Hi guys
I'm stll playing around with classes. I have some simple class, the program itself works but when I enter the value for your_account as a negative number it doesn't pass the right numbers to the private variables. Why is that? How may I fixed it
Thanks

#include <iostream>
#include <conio.h>
using namespace std;
class Money
{
  public:
         Money (long dollars,int cents);
         Money (long dollars);
         Money ( );
         void input (istream& ins);
         void output (ostream& out);
  private:
          long dollar_amount;
          int cent_amount;      
          void check (long dollars,int cents);   
          void Money::check(long dollars);
          double Money::get_balance ( );
};
int main ( )
{
  Money your_account,my_account(10,9),our_account;
  cout<<"\nYour account is equall to: ";
  your_account.output(cout);
  cout<<"\nMy account is equall to: ";
  my_account.output(cout );
  your_account.input (cin);
  your_account.output(cout);
  
  getch();
  return 0;
}
Money::Money (long dollars,int cents)
{ 
  dollar_amount=dollars;
  cent_amount=cents;
  check(dollar_amount,cent_amount);
}
Money::Money (long dollars)
{
  dollar_amount=dollars;
  cent_amount=0;
  check (dollar_amount);
}
void Money::check(long dollars,int cents)
{
  if (dollars<0||cents<0)
  {
    cout<<"Illigal values";
    getch();
    exit (1);
  }
}
Money::Money ( )
{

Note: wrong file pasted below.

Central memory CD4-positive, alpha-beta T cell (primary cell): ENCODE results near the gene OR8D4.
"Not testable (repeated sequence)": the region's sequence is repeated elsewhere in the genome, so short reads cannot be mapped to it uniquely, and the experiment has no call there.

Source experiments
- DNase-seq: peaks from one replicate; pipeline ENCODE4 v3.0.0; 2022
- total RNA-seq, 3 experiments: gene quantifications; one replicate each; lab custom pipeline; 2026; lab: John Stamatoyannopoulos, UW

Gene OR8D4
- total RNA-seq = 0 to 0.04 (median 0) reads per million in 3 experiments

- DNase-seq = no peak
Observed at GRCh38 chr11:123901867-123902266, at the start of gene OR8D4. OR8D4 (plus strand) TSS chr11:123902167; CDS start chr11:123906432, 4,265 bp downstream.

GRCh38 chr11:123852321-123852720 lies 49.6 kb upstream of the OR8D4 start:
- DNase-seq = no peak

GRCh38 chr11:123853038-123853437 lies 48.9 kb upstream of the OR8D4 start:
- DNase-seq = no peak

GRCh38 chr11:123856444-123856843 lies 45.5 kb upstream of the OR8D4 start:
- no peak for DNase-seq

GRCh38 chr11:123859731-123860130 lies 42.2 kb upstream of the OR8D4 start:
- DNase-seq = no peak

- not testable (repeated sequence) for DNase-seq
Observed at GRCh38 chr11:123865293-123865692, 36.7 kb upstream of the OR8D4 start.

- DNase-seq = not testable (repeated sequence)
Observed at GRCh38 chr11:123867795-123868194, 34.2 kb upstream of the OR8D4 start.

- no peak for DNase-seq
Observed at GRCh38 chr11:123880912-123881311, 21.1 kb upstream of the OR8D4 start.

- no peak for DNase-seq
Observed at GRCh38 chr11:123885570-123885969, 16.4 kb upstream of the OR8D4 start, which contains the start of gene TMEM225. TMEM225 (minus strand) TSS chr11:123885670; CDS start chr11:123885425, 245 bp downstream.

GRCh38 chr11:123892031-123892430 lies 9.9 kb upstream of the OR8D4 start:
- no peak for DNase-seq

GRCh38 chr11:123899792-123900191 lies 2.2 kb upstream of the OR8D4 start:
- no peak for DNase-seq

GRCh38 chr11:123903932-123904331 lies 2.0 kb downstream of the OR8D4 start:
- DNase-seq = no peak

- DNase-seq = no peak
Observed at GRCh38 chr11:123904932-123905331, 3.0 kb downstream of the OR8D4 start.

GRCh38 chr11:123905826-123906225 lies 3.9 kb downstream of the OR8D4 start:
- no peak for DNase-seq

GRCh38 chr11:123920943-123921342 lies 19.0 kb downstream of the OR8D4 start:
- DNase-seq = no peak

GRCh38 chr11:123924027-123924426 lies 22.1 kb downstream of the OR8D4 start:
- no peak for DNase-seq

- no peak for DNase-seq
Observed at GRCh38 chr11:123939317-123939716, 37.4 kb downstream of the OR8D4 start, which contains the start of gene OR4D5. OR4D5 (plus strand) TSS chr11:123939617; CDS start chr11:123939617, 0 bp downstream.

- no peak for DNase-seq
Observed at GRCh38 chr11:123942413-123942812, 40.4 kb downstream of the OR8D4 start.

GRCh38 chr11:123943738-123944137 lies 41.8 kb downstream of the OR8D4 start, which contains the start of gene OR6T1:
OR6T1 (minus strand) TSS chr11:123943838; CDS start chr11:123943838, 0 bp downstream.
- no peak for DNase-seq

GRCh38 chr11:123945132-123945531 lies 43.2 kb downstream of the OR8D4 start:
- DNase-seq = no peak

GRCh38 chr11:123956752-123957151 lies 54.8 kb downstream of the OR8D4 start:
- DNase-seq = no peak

dollar_amount=0;
  cent_amount=0;
}
void Money::check(long dollars)
{
  if (dollars<0)
  {
    cout<<"Illigal values";
    getch();
    exit (1);
  }
}
void Money::output (ostream& out)
{
  out.setf(ios::fixed);
  out.setf(ios::showpoint);
  out.precision(2);
  out<<get_balance( );
}
double Money::get_balance ( )
{
  return (dollar_amount+(cent_amount*0.01));
}
void Money::input (istream& ins)
{
  cout<<"\n\nYou are going to set up the amount for your_account"<<endl;
  cout<<"Enter the amount to your_account: ";
  bool negative;
  char first_character;
  char decimal_point;
  if (first_character=='-')
    {
      negative=true;
      ins>>first_character;
    }
    else negative=false;
  
      if(negative)
      {
        ins>>dollar_amount>>decimal_point>>cent_amount;
        dollar_amount=-dollar_amount;
        cent_amount=cent_amount;
      }
      else
        ins>>dollar_amount>>decimal_point>>cent_amount;
      
}
void Money::input (istream& ins)
{
  cout<<"\n\nYou are going to set up the amount for your_account"<<endl;
  cout<<"Enter the amount to your_account: ";
  bool negative;
  char first_character;
  char decimal_point;
  if (first_character=='-')
    {
      negative=true;
      ins>>first_character;
    }
    else negative=false;
  
      if(negative)
      {
        ins>>dollar_amount>>decimal_point>>cent_amount;

cin is a global istream object that is predeclared for you. You don't
need to pass an istream object reference to this function. Just use
cin within the function as desired.

You don't give first_character a value before you try to compare it to '-'
using the equals operator. This is wrong. first_char will have an
unknown value under these circumstances, and it will probably never
be '-' based on chance.

Assuming user input is something like: 100.00

then this line

ins>>dollar_amount>>decimal_point>>cent_amount